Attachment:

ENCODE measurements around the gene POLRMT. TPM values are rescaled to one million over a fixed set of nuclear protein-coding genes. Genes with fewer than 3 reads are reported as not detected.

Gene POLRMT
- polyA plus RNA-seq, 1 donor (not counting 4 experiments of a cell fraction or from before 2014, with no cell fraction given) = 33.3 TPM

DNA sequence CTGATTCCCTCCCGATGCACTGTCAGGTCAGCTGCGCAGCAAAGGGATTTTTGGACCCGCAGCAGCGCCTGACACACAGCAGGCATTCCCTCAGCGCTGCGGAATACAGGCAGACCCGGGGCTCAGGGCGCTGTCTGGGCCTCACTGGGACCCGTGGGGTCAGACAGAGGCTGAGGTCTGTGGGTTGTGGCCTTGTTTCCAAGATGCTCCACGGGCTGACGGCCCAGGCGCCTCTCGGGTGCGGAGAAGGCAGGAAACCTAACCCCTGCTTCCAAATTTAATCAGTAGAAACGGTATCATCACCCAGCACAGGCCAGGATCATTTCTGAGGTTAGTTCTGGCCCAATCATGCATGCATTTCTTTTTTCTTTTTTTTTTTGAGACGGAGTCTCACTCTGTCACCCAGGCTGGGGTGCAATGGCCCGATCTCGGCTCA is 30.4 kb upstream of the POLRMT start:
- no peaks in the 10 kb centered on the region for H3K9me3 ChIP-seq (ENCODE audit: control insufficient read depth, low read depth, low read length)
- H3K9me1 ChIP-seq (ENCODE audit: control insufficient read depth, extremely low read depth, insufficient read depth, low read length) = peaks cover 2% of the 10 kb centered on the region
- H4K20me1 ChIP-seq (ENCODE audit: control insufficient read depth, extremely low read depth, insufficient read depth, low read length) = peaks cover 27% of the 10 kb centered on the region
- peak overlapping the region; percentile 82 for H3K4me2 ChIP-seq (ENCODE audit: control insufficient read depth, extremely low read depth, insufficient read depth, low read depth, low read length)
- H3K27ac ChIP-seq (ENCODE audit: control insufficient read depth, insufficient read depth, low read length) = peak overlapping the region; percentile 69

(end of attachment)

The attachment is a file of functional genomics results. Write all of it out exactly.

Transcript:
ENCODE measurements around the gene POLRMT. TPM values are rescaled to one million over a fixed set of nuclear protein-coding genes. Genes with fewer than 3 reads are reported as not detected.

Gene POLRMT
- polyA plus RNA-seq, 1 donor (not counting 4 experiments of a cell fraction or from before 2014, with no cell fraction given) = 33.3 TPM

DNA sequence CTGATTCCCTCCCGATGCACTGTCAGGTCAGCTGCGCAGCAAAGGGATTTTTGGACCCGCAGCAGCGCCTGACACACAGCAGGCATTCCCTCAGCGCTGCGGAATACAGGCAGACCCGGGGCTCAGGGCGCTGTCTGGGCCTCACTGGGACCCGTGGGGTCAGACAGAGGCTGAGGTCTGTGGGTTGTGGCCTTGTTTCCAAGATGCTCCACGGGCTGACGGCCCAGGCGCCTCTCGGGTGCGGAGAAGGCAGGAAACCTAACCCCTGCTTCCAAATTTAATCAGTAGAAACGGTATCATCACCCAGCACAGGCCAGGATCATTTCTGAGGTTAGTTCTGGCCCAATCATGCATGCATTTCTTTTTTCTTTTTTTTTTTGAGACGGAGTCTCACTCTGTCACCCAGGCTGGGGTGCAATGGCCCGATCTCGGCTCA is 30.4 kb upstream of the POLRMT start:
- no peaks in the 10 kb centered on the region for H3K9me3 ChIP-seq (ENCODE audit: control insufficient read depth, low read depth, low read length)
- H3K9me1 ChIP-seq (ENCODE audit: control insufficient read depth, extremely low read depth, insufficient read depth, low read length) = peaks cover 2% of the 10 kb centered on the region
- H4K20me1 ChIP-seq (ENCODE audit: control insufficient read depth, extremely low read depth, insufficient read depth, low read length) = peaks cover 27% of the 10 kb centered on the region
- peak overlapping the region; percentile 82 for H3K4me2 ChIP-seq (ENCODE audit: control insufficient read depth, extremely low read depth, insufficient read depth, low read depth, low read length)
- H3K27ac ChIP-seq (ENCODE audit: control insufficient read depth, insufficient read depth, low read length) = peak overlapping the region; percentile 69